DENVER — Deserts aren’t supposed to get much rain, but Tropical Storm Rosa is flipping the script.
Rosa will make landfall Monday evening on Mexico’s Baja California.
This is Tropical Storm Rosa. The storm's interaction with Baja is weakening Rosa and that trend will continue. This is a large supply of moisture that will make its way into Colorado throughout the week. Denver's highest rain chances come Wednesday and Thursday.#cowx pic.twitter.com/nGstEUK4sZ
— Matt Makens (@MattMakens) October 2, 2018
The storm — which was recently downgraded from hurricane status — will douse Baja with 3 to 6 inches of rain, with some spots getting up to 10 inches, the National Hurricane Center said.
As it moves northeast, Rosa will also dump 2 to 4 inches of rain on much of Arizona, with up to 6 inches in the Arizona mountains.
The storm will also impact southeast Utah and southwest Colorado.
While much of southwest Colorado — including Durango, Ouray and Telluride — are under a flash flood watch, most of the state could receive moisture from the storm’s remnants.
This might include the season’s first snowfall for many mountain communities by the weekend.
In the Denver area, chances for showers are best toward the end of the workweek.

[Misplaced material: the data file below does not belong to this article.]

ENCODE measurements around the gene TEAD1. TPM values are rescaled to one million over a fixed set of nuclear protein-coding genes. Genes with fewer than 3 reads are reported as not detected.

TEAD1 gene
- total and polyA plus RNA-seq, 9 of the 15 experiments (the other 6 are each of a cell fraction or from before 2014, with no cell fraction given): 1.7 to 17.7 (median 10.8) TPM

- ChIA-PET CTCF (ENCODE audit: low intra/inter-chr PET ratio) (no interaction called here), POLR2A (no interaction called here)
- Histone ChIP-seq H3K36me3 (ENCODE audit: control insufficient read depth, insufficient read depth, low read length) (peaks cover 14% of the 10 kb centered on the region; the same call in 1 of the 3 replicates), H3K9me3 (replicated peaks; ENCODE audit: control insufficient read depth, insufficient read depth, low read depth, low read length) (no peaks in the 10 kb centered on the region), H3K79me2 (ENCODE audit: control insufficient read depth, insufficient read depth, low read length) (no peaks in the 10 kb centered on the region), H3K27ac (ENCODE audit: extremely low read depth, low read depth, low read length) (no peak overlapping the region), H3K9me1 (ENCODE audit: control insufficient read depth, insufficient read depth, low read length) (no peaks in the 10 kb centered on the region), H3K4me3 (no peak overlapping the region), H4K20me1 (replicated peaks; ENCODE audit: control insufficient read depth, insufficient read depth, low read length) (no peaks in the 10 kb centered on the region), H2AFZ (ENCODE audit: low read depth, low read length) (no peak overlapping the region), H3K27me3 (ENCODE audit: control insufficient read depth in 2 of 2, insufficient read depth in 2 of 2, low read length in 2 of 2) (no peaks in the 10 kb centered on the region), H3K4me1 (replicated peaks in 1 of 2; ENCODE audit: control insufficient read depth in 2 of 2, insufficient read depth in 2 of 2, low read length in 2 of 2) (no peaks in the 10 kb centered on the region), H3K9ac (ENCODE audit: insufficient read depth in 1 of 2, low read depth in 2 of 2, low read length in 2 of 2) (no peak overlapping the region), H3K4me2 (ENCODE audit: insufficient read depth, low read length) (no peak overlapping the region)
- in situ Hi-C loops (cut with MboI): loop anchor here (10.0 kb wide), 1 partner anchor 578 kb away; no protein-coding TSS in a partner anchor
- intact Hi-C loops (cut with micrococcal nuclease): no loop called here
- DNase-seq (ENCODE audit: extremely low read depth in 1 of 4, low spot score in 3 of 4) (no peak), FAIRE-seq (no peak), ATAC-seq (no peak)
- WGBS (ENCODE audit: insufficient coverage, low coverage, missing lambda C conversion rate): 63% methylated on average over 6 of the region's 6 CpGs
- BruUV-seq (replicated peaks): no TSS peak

— NWS Grand Junction (@NWSGJT) October 1, 2018
Historically, it’s unusual for the Southwest to get pummeled by a hurricane or tropical storm. But “these events have begun to increase in recent years,” Norman said.
Research indicates global warming contributes to tropical storms getting “more intense, bigger and longer-lasting, thereby increasing their potential for damage,” said Kevin Trenberth, senior scientist at the National Center for Atmospheric Research.
While there might not be a direct link between global warming and the recent increase of severe storms in the Southwest, “it is possible that this could be a side effect of climate change,” Norman said.
“Warmer oceans are allowing eastern Pacific storms to reach higher latitudes,” he said. “This was not the case earlier. It was quite rare for an eastern Pacific storm to even reach Baja California, and this now becoming more common.”